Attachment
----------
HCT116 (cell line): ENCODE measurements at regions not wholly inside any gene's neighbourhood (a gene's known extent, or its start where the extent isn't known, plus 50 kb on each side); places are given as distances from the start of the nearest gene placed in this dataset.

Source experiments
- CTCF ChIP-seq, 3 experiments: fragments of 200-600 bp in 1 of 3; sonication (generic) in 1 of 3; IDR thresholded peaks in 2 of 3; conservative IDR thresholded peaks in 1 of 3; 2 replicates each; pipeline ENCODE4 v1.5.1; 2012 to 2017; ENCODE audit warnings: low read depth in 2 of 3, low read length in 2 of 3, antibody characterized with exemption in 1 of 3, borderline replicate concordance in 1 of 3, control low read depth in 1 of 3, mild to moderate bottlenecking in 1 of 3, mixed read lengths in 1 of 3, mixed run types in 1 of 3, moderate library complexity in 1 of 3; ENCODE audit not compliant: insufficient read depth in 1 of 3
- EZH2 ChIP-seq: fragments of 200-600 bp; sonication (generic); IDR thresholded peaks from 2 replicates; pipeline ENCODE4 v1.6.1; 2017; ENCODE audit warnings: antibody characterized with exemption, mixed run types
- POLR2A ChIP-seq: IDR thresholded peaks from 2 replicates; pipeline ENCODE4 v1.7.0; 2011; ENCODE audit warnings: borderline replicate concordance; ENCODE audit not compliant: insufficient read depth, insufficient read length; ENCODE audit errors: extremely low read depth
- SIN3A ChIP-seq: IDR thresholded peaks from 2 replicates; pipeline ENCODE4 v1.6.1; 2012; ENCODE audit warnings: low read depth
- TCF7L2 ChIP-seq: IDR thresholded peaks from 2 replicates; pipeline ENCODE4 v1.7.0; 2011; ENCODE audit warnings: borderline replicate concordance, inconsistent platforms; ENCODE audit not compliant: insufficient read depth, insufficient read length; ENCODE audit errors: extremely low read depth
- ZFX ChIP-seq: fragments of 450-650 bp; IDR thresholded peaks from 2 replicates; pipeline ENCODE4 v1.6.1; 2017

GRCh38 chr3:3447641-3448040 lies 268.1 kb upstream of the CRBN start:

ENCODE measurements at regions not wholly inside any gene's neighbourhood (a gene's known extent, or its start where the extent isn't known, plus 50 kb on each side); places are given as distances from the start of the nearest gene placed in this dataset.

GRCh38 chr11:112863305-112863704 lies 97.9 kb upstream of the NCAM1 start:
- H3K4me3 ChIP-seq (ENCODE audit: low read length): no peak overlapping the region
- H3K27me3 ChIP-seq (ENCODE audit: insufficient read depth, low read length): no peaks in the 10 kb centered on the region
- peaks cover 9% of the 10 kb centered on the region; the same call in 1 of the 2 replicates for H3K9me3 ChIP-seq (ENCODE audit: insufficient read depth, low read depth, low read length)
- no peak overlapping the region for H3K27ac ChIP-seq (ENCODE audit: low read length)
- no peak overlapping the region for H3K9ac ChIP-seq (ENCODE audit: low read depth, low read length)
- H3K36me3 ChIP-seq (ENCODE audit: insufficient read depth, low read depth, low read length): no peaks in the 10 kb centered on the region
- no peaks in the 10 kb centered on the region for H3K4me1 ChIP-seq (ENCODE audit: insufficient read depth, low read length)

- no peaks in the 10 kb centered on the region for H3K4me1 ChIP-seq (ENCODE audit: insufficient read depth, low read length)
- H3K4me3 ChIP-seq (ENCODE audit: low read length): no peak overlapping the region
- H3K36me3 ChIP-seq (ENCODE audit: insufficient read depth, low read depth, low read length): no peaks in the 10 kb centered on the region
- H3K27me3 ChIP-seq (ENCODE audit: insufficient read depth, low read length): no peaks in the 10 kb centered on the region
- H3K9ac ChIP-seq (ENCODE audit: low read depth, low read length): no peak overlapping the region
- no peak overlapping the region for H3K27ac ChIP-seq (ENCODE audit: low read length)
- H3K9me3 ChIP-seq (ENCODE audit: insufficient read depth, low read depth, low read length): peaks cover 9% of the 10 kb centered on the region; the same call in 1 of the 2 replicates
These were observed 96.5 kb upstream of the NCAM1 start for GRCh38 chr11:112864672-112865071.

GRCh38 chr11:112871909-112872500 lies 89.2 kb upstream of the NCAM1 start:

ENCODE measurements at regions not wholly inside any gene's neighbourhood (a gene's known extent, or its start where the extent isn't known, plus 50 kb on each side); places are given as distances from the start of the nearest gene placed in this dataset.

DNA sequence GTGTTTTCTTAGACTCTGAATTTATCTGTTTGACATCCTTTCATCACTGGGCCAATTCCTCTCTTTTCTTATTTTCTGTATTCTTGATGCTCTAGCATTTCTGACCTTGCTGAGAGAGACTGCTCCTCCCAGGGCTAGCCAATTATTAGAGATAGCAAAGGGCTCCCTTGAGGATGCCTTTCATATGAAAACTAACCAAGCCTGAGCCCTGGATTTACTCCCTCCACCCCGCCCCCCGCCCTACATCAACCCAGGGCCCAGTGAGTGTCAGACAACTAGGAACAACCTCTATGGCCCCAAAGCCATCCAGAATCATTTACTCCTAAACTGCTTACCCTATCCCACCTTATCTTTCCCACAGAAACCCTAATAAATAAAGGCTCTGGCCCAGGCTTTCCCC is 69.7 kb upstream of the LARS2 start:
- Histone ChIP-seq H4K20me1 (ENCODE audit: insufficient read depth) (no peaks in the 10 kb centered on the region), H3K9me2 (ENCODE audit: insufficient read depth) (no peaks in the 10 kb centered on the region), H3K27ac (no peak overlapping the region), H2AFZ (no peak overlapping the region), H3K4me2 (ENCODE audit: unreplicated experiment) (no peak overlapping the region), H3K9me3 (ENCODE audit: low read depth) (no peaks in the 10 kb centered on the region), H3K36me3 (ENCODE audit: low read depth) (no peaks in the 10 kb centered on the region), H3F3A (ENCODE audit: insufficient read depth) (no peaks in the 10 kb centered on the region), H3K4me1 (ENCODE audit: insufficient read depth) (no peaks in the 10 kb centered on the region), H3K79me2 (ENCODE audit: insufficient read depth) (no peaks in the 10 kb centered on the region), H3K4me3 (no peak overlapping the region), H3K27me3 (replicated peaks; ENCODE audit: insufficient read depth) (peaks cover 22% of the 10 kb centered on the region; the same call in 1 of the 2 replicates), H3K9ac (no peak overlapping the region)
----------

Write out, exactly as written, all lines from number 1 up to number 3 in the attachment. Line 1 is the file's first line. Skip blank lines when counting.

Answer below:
HCT116 (cell line): ENCODE measurements at regions not wholly inside any gene's neighbourhood (a gene's known extent, or its start where the extent isn't known, plus 50 kb on each side); places are given as distances from the start of the nearest gene placed in this dataset.

Source experiments
- CTCF ChIP-seq, 3 experiments: fragments of 200-600 bp in 1 of 3; sonication (generic) in 1 of 3; IDR thresholded peaks in 2 of 3; conservative IDR thresholded peaks in 1 of 3; 2 replicates each; pipeline ENCODE4 v1.5.1; 2012 to 2017; ENCODE audit warnings: low read depth in 2 of 3, low read length in 2 of 3, antibody characterized with exemption in 1 of 3, borderline replicate concordance in 1 of 3, control low read depth in 1 of 3, mild to moderate bottlenecking in 1 of 3, mixed read lengths in 1 of 3, mixed run types in 1 of 3, moderate library complexity in 1 of 3; ENCODE audit not compliant: insufficient read depth in 1 of 3